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Printed from https://www.writing.com/main/view_item/item_id/2233344-Missing-Mother
Rated: E · Fiction · Contest Entry · #2233344
Laura's mum is in trouble. She wants to save her but doesn't know how
“When will it get here?” Laura muttered to herself as she jogged on the spot in front of a crowded coffee shop. It was 8pm on a frosty December night and she had just received a call from her mum, telling her in an urgent and desperate voice to find her in Aronsville, followed by a shriek and the call had then ended. Laura did not know where Aronsville was, and Google Maps was not helping either. When she had tried calling her mum again, no one replied. She had called a taxi 10 minutes ago, but it still wasn’t here.
“I’ll call Dad,” Laura decided and dialled the number.
Ring! Ring!
There was no answer. Sighing, Laura cut the call and wondered what her mother meant by finding her in Aronsville. Where is Aronsville? Who was the person who had shrieked on the phone? As these questions clouded her mind and tears rushed down her face while she thought of all the possible things that could be happening to her mother that very second, she nearly missed the cab that rolled to a stop in front of her. It was only when the window rolled down and the driver shouted, “Were you the one who called me and my taxi?” that she realised.
A shiny, black Volkswagen stood in front of her, almost hidden in the darkness of the night. She nodded her head and opened the back door, slipping into the warm seat and the lovely heat of the car. She closed the door to block off the cold, harsh wind that had been blowing ever since that snow blizzard on December 7th.
“Well, where to then, young lady?” the man turned around and asked. Laura looked at him and thought. Where should she go? Home? But there would be no one there. At least, no one who could help her. Her mum might be pranking her but it is better to be safe than sorry.
“To Granger’s Car Repair please,” she replied, reciting the place where her father worked.
“What would a lovely 13-year-old like you want to do there?” the driver asked.
“My dad works there,” Laura replied bluntly and tugged on the seat belt until it strapped round her. She buckled herself in and the driver began the half hour trip to Granger’s Car Repair.

40 minutes later, they were trapped in a long traffic jam. Jazz music poured out of the radio. The driver, whose name Laura had found out was Charles Walker, was bobbing his head up and down as they sat in the traffic. It had started raining and rain lashed against the windowpanes.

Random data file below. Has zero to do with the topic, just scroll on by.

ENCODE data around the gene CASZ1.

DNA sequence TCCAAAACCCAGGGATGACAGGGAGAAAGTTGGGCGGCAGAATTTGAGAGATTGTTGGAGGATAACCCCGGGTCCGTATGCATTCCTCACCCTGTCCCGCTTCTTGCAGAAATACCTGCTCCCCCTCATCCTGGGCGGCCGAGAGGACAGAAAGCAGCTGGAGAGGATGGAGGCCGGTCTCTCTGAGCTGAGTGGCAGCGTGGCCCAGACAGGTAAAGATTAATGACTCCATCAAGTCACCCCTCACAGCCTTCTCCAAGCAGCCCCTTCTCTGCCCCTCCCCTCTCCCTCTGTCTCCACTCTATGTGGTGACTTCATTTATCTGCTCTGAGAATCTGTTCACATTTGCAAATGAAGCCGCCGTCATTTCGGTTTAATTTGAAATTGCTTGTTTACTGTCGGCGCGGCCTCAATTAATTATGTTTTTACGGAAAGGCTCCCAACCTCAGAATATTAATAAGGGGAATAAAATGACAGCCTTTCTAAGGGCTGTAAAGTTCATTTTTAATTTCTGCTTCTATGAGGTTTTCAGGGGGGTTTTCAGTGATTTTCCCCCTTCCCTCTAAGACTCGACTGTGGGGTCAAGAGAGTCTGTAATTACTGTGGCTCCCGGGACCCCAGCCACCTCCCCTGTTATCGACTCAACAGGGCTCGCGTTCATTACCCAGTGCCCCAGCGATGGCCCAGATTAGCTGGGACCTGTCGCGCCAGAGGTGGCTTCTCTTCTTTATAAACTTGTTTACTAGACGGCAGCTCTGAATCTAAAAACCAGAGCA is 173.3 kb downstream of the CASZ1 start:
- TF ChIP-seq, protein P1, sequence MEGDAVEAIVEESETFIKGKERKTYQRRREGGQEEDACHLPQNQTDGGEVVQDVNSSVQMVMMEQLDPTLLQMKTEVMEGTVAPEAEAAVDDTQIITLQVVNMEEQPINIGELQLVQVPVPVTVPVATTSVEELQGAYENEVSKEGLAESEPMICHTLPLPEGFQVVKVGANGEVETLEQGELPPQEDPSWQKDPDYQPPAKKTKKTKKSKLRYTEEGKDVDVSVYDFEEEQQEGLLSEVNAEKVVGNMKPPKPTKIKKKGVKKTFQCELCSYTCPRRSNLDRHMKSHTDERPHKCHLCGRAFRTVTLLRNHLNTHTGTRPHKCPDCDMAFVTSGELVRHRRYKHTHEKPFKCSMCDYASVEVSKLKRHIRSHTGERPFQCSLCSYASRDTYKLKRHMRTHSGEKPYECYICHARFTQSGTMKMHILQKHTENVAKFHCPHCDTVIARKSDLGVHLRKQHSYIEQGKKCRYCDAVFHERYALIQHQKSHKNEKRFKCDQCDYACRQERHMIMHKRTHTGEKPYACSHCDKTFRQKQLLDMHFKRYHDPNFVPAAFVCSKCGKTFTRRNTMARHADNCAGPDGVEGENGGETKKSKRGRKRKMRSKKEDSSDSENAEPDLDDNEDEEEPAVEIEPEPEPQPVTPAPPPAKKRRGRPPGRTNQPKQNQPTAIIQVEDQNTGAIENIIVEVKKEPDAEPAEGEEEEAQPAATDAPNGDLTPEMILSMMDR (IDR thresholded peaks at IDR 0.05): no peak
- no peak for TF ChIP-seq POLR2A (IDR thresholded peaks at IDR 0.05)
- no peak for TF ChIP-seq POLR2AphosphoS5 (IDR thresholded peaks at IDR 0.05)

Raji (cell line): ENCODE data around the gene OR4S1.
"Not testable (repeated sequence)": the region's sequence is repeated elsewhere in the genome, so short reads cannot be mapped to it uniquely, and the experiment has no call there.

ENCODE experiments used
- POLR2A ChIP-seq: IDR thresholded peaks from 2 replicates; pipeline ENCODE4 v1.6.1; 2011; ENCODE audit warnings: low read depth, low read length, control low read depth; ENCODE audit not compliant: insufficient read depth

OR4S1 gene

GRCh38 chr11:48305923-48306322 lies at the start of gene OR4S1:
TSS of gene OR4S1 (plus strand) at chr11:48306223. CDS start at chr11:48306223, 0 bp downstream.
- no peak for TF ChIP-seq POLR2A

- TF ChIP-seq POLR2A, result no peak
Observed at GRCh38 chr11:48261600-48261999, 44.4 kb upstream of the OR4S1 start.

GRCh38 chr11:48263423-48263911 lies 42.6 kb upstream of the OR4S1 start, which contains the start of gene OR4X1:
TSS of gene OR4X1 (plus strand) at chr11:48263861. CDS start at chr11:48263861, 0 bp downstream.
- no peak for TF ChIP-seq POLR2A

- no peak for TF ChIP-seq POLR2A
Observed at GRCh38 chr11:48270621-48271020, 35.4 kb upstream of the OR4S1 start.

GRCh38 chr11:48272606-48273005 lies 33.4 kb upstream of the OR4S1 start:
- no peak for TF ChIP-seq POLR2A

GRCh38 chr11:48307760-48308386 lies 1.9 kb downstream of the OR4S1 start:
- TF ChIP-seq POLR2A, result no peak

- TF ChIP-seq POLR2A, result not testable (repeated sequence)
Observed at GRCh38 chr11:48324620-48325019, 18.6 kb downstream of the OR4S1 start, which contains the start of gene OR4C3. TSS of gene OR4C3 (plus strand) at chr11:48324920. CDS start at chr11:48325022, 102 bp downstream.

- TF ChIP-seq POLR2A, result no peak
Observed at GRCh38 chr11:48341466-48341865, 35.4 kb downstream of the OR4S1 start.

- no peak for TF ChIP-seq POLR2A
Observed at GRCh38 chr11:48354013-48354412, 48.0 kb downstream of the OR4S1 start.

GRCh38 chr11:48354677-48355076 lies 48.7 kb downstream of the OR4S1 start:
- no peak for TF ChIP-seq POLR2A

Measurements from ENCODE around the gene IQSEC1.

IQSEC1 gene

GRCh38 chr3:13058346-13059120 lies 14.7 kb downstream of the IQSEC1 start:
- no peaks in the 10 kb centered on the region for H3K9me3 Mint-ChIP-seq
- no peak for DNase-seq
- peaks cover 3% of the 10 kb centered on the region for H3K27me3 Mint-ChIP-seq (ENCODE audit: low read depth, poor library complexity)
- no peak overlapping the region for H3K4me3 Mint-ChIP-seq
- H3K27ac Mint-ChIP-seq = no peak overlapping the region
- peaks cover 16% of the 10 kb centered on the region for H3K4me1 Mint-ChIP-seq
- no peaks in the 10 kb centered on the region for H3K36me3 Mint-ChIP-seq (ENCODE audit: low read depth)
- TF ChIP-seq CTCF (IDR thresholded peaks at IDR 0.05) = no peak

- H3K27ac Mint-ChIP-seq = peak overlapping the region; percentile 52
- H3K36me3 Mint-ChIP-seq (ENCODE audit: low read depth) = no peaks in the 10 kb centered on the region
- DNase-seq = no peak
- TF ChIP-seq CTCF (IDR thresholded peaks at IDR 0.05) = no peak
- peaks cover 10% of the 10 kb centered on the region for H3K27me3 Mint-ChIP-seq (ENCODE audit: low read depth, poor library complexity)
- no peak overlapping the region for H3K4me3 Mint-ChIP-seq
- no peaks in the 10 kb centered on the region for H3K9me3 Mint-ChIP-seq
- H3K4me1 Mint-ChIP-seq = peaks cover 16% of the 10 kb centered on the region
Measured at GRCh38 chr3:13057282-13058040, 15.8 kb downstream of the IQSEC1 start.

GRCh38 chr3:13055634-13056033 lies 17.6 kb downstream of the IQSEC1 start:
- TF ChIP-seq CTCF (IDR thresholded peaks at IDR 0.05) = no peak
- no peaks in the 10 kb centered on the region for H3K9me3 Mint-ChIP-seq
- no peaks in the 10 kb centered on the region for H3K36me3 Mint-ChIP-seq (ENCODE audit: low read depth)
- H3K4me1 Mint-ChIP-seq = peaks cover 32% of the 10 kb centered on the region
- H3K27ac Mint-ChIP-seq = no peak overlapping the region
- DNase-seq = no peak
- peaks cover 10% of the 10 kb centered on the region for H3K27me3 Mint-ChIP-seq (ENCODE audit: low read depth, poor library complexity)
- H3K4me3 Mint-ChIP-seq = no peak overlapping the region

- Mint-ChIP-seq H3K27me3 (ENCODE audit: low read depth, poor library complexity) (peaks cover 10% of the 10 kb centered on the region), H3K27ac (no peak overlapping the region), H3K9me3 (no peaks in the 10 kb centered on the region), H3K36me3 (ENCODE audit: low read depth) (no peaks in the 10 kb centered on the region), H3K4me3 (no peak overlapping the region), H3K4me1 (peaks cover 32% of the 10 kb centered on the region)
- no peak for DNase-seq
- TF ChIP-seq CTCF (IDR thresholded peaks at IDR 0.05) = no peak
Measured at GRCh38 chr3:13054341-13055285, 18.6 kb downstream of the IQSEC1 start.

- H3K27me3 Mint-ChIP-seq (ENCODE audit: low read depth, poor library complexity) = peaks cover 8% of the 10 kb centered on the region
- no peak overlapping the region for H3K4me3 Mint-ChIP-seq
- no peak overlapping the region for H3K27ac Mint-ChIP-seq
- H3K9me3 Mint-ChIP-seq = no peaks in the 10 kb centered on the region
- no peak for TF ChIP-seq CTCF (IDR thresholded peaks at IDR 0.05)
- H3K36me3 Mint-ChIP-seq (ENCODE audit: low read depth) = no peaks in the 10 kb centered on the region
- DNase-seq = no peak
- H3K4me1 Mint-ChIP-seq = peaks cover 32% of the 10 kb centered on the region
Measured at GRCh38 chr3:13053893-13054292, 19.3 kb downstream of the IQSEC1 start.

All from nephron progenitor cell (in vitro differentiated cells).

Laura moaned as her stomach rumbled again. It had been a long time since she had eaten, and she was hungry. Charles turned round to look at her and gave her a half smile.
“There is some food in the boot of the car. One of my customer’s toddler had broken it and I still haven’t got a replacement fixed in. So just take off your seat belt and reach into the boot,” he said and pointed behind Laura. Nodding, Laura took off her seat belt and turned around. In the boot, sure enough, were many snacks. She took a ‘Ready Salted’ crisps packet and was about to sit down again when a small parcel caught her eye. It was the size of a thin book and was wrapped in brown paper. There was a piece of paper on top of it. She reached out to grab it but her conscience stopped her.
“Don’t do it,” one part of her mind said. “Do it. I want to know what’s in it,” the other part of her mind commanded. “Don’t do it.” “Do it.”
After a mini battle in her mind, Laura had decided. She reached to the paper on top of the parcel and took it. She read it and felt her brain go woozy and more bewildered with each word she read.
“Hello, Laura Smith, it read, “Who I am you do not need to know. I, however, need to know who you are, and what’s more, I already know who you are. Do not wonder how I know, that is not necessary. I also know that the parcel underneath this piece of paper will be of importance to you. Open it. Do not ask the driver if he knew that this parcel was in his boot because he will not be able to see it. If you want to see your mum again, I would advice you to open the parcel.
Signed
H.M”
Who was that? She knew it was someone whose initials were H.M but that did not lead her anywhere. She took the parcel and sat down again, buckling her seat belt. They had barely moved in the traffic in the time she had taken.
“You finally found the treat that you like?” the driver asked, looking at her from the rear-view mirror.
“Yeah,” Laura replied absent-mindedly. She opened the crisp packet and stuffed her face, so that she wouldn’t be asked any more questions.
She looked at the parcel sat on her lap. There was a piece of tape where the paper had been stuck on. She ripped open the paper, not caring about the easy way that she could have opened it on the side.
Sat on her lap was an I-pad, just like the one she had at home. She tapped the screen nervously and the I-pad sprang to life. The screen turned white and a sentence came up. It read,
“Say out loud where you want to go.”
Laura thought for a moment. She knew she wanted to go find her Dad. But if she wanted to find her mum, she needed to go somewhere that does not exist on Google Maps.
She knew where she wanted to go.
“Aronsville!” she yelled.
White light flooded the car. The last thing she saw was Charles puzzled face before everything turned black…
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